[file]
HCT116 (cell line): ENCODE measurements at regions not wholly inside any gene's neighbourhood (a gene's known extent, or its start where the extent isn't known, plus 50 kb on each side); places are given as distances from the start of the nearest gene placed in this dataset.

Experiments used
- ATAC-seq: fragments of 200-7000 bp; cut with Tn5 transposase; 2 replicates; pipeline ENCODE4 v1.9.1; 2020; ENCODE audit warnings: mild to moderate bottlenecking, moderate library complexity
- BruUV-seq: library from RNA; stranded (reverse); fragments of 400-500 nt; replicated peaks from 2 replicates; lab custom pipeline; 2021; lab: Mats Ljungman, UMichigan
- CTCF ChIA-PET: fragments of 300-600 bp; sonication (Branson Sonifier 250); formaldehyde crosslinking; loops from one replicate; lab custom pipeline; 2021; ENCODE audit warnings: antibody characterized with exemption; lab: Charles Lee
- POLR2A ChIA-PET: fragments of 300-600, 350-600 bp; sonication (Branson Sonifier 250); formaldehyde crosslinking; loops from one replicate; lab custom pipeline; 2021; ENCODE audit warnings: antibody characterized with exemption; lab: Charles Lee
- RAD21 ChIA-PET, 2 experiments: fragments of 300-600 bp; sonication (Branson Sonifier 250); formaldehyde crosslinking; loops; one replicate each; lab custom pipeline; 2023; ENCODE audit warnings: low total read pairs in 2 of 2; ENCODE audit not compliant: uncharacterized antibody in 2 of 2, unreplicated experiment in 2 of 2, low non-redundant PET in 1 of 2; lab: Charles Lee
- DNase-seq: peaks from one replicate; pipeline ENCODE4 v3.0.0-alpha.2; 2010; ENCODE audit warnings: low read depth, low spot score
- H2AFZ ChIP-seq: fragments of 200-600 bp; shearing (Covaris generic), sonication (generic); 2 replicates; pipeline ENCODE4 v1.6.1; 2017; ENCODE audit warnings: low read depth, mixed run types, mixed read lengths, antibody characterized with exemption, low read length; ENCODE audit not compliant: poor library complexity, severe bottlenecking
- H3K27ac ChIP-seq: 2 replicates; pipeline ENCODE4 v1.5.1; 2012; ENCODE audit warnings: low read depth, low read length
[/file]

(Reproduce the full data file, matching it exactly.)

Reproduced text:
HCT116 (cell line): ENCODE measurements at regions not wholly inside any gene's neighbourhood (a gene's known extent, or its start where the extent isn't known, plus 50 kb on each side); places are given as distances from the start of the nearest gene placed in this dataset.

Experiments used
- ATAC-seq: fragments of 200-7000 bp; cut with Tn5 transposase; 2 replicates; pipeline ENCODE4 v1.9.1; 2020; ENCODE audit warnings: mild to moderate bottlenecking, moderate library complexity
- BruUV-seq: library from RNA; stranded (reverse); fragments of 400-500 nt; replicated peaks from 2 replicates; lab custom pipeline; 2021; lab: Mats Ljungman, UMichigan
- CTCF ChIA-PET: fragments of 300-600 bp; sonication (Branson Sonifier 250); formaldehyde crosslinking; loops from one replicate; lab custom pipeline; 2021; ENCODE audit warnings: antibody characterized with exemption; lab: Charles Lee
- POLR2A ChIA-PET: fragments of 300-600, 350-600 bp; sonication (Branson Sonifier 250); formaldehyde crosslinking; loops from one replicate; lab custom pipeline; 2021; ENCODE audit warnings: antibody characterized with exemption; lab: Charles Lee
- RAD21 ChIA-PET, 2 experiments: fragments of 300-600 bp; sonication (Branson Sonifier 250); formaldehyde crosslinking; loops; one replicate each; lab custom pipeline; 2023; ENCODE audit warnings: low total read pairs in 2 of 2; ENCODE audit not compliant: uncharacterized antibody in 2 of 2, unreplicated experiment in 2 of 2, low non-redundant PET in 1 of 2; lab: Charles Lee
- DNase-seq: peaks from one replicate; pipeline ENCODE4 v3.0.0-alpha.2; 2010; ENCODE audit warnings: low read depth, low spot score
- H2AFZ ChIP-seq: fragments of 200-600 bp; shearing (Covaris generic), sonication (generic); 2 replicates; pipeline ENCODE4 v1.6.1; 2017; ENCODE audit warnings: low read depth, mixed run types, mixed read lengths, antibody characterized with exemption, low read length; ENCODE audit not compliant: poor library complexity, severe bottlenecking
- H3K27ac ChIP-seq: 2 replicates; pipeline ENCODE4 v1.5.1; 2012; ENCODE audit warnings: low read depth, low read length